International Students Struggle Finding Jobs
Many international students are having trouble finding a job after graduation, and as a result are having to go back to their home countries or continue their education here.
Tight government regulations are making it harder for international students to find a job. This is disappointing for those who want to stay here and work, students interviewed said.
“I came to the United States as an exchange student when I was 15 years old,” said Candace Juhyun Park, a UA student. “Initially I just wanted to experience the different culture of the states and I fell in love with the lifestyle of Western culture so I decided to continue my education in the states.
“I will be graduating in May 2013, so I have been trying to get a job. I attended the University of Arkansas career fairs and other national career fairs since my sophomore year,” Park said. “Every time I was frustrated by the fact that the majority of companies do not hire international students for full time jobs and internships.”
International students who would like to work here can only work at places that accept their visas.
“Those with a non-immigrant status such as an international student are required to find a company who is willing to sponsor H-1B visas, which is a temporary work permit,” according H1 base, a government website.
“I decided to stay in the U.S.A. after I graduated in order to get some experiences of working at a different country on my resume,” said Jaeyong Cho, a UA alumnus. “I heard from my friend that I can apply for H-1B visa and then it would be easier for me to get a job opportunity.”
It has not been smooth sailing for Cho since he applied.
“I went to several of career fairs, but most of the companies said straight away that they do not hire anybody whom they have to sponsor. I saw some of my friends who got hired easily but then the company found out that they had to do sponsor work, so they ended up not hiring,” he said.
Some students are choosing to persevere through the regulations and rocky job market for the sake of staying in the U.S.
“Based on my experience, companies were more flexible hiring international students for internships for full-time jobs,” Park said. “It’s understandable that companies are not willing to hire us because all the paperwork and effort they have to go through to hire us when they can hire just Americans to accomplish the same task.”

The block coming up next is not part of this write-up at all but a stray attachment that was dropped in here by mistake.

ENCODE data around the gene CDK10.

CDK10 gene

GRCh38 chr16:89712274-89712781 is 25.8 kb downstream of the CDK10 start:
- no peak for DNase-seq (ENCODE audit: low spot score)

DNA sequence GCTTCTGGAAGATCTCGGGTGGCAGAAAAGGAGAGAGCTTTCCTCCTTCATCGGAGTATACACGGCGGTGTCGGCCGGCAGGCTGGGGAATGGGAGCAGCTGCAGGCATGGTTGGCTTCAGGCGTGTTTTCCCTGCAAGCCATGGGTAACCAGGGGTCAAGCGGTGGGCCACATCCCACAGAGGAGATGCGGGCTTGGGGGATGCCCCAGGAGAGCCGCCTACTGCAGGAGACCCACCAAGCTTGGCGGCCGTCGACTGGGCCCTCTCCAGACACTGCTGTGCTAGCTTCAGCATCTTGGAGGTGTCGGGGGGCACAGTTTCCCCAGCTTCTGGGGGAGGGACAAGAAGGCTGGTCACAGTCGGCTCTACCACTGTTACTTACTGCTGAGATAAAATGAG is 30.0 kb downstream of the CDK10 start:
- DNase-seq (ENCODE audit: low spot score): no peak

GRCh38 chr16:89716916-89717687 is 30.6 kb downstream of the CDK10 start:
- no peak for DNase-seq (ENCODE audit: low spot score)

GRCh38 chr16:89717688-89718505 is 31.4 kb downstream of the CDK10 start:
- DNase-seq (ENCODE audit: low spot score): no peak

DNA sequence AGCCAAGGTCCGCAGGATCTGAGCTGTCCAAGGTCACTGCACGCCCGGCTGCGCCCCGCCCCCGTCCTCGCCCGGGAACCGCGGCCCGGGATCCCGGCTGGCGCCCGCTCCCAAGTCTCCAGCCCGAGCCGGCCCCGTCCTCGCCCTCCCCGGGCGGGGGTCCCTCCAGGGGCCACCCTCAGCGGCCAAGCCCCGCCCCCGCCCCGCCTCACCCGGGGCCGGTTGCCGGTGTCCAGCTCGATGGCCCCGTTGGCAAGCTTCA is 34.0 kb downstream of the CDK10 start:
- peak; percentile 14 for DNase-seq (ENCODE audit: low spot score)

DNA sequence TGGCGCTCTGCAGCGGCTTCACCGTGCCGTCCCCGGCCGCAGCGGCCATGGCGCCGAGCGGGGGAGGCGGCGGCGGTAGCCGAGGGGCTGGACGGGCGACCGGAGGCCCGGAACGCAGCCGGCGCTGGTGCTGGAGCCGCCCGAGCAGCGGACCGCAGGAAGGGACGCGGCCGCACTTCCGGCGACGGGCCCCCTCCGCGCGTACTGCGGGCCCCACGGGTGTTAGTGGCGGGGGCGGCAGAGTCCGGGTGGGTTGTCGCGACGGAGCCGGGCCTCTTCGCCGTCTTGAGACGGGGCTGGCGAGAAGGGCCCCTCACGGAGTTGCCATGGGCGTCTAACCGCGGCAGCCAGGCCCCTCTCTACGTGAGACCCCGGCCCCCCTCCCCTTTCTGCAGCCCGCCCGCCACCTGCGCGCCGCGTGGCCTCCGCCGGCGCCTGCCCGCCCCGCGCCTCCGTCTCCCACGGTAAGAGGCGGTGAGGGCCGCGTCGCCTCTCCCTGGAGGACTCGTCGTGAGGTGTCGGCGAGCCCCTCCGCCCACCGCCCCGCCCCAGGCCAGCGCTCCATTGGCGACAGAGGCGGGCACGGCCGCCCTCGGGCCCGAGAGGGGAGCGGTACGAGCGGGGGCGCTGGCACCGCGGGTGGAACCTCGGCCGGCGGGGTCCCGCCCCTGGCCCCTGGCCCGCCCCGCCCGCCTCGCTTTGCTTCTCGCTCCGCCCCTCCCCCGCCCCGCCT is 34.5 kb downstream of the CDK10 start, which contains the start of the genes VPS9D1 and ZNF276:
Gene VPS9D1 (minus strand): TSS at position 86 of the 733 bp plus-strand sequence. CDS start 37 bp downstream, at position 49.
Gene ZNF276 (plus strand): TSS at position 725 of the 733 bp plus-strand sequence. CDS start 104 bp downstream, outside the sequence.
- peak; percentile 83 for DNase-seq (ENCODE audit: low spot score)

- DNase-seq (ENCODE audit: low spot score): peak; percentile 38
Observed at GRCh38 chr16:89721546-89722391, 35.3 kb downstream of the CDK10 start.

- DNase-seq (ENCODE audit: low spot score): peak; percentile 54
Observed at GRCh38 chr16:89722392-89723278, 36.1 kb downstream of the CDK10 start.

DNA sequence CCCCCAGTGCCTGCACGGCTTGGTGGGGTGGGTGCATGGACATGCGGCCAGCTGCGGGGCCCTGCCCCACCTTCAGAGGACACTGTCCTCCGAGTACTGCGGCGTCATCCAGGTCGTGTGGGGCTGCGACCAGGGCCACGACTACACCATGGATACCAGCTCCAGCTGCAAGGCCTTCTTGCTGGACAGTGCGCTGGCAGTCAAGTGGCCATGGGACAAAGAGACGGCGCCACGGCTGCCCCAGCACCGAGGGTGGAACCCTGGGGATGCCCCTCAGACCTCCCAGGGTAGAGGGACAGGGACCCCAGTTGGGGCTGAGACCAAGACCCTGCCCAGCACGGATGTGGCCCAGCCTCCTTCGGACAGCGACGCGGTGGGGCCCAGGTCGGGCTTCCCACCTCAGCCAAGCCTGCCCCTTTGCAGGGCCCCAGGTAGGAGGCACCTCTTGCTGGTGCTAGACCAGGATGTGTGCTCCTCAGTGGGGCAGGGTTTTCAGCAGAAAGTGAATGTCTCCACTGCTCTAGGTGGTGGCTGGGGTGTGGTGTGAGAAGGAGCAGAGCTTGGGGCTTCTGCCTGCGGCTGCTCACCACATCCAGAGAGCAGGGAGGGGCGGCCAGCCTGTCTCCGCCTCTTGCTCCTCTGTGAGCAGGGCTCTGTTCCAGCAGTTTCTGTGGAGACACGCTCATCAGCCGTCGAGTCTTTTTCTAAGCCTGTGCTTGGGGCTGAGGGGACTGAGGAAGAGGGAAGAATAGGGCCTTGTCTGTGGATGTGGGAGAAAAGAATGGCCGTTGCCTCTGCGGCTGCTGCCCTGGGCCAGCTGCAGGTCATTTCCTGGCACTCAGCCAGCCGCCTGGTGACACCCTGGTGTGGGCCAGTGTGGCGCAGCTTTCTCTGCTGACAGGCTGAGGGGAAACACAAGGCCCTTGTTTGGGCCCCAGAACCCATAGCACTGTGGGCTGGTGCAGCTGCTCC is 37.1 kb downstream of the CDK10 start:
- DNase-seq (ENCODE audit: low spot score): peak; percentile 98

The cost and time involved with international students is a burden, an official said.
“The reason why companies do not want to hire international students is that it costs a lot, takes a long time to do all the paperwork,” said Jessica Luhn, international students’ advisor. “Also, there are some people who might quit their jobs and find another job, which means the effort of giving them H1B visa will be wasted for the companies. They do not want to take a risk of turnover students.”
There have been some options made available by the Obama administration for students studying the science, technology, engineering and mathematics fields. Students can now stay up to 29 months after graduation if they continue their studies, according to the Department of Homeland Security.
“U.S. immigration law offers some new options for foreign graduates of U.S. universities with STEM degrees,” said Heather M. Stewart, counsel and director of immigration policy at the Association of International Educators. “Not enough American students are interested in these fields, so employers cannot usually find enough people with the high-tech and scientific knowledge and skills they need to fill available positions.”
There are 600,000 jobs in the STEM fields that are unfilled because without immigrants, the U.S. lacks the workforce to fill them, according to U.S. News and World Reports.